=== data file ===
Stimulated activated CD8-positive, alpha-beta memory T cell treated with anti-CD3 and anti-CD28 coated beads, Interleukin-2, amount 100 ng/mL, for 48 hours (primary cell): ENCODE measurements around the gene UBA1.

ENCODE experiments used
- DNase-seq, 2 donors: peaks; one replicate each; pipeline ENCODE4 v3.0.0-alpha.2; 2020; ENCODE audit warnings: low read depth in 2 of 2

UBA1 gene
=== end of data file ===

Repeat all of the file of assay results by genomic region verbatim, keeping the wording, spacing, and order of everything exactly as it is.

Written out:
Stimulated activated CD8-positive, alpha-beta memory T cell treated with anti-CD3 and anti-CD28 coated beads, Interleukin-2, amount 100 ng/mL, for 48 hours (primary cell): ENCODE measurements around the gene UBA1.

ENCODE experiments used
- DNase-seq, 2 donors: peaks; one replicate each; pipeline ENCODE4 v3.0.0-alpha.2; 2020; ENCODE audit warnings: low read depth in 2 of 2

UBA1 gene